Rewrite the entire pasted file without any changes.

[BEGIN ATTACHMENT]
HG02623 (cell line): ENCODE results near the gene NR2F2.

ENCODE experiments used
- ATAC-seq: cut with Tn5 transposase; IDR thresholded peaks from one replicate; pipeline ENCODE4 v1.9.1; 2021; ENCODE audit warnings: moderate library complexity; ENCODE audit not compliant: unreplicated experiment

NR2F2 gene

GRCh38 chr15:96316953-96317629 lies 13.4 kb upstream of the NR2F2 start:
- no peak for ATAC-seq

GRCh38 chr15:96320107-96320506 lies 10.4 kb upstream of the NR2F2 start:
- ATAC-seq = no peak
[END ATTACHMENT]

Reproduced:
HG02623 (cell line): ENCODE results near the gene NR2F2.

ENCODE experiments used
- ATAC-seq: cut with Tn5 transposase; IDR thresholded peaks from one replicate; pipeline ENCODE4 v1.9.1; 2021; ENCODE audit warnings: moderate library complexity; ENCODE audit not compliant: unreplicated experiment

NR2F2 gene

GRCh38 chr15:96316953-96317629 lies 13.4 kb upstream of the NR2F2 start:
- no peak for ATAC-seq

GRCh38 chr15:96320107-96320506 lies 10.4 kb upstream of the NR2F2 start:
- ATAC-seq = no peak